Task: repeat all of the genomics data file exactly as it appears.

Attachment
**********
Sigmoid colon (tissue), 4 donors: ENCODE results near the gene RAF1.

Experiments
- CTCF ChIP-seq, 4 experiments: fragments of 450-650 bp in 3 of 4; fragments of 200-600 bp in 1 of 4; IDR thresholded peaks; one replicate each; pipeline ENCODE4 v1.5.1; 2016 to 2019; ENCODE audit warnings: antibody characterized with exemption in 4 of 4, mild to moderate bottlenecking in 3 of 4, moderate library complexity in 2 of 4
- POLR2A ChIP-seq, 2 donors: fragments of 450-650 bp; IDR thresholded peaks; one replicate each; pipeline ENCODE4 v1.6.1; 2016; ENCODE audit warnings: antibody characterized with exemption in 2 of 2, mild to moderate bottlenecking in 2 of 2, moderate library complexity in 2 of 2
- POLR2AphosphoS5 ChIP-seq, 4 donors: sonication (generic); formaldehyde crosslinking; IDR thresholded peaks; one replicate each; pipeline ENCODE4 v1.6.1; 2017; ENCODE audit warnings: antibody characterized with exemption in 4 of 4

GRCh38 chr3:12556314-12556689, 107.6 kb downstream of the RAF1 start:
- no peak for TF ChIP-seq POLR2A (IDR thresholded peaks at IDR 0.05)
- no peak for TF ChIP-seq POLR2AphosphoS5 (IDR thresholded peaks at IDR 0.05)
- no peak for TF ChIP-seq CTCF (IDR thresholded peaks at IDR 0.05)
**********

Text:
Sigmoid colon (tissue), 4 donors: ENCODE results near the gene RAF1.

Experiments
- CTCF ChIP-seq, 4 experiments: fragments of 450-650 bp in 3 of 4; fragments of 200-600 bp in 1 of 4; IDR thresholded peaks; one replicate each; pipeline ENCODE4 v1.5.1; 2016 to 2019; ENCODE audit warnings: antibody characterized with exemption in 4 of 4, mild to moderate bottlenecking in 3 of 4, moderate library complexity in 2 of 4
- POLR2A ChIP-seq, 2 donors: fragments of 450-650 bp; IDR thresholded peaks; one replicate each; pipeline ENCODE4 v1.6.1; 2016; ENCODE audit warnings: antibody characterized with exemption in 2 of 2, mild to moderate bottlenecking in 2 of 2, moderate library complexity in 2 of 2
- POLR2AphosphoS5 ChIP-seq, 4 donors: sonication (generic); formaldehyde crosslinking; IDR thresholded peaks; one replicate each; pipeline ENCODE4 v1.6.1; 2017; ENCODE audit warnings: antibody characterized with exemption in 4 of 4

GRCh38 chr3:12556314-12556689, 107.6 kb downstream of the RAF1 start:
- no peak for TF ChIP-seq POLR2A (IDR thresholded peaks at IDR 0.05)
- no peak for TF ChIP-seq POLR2AphosphoS5 (IDR thresholded peaks at IDR 0.05)
- no peak for TF ChIP-seq CTCF (IDR thresholded peaks at IDR 0.05)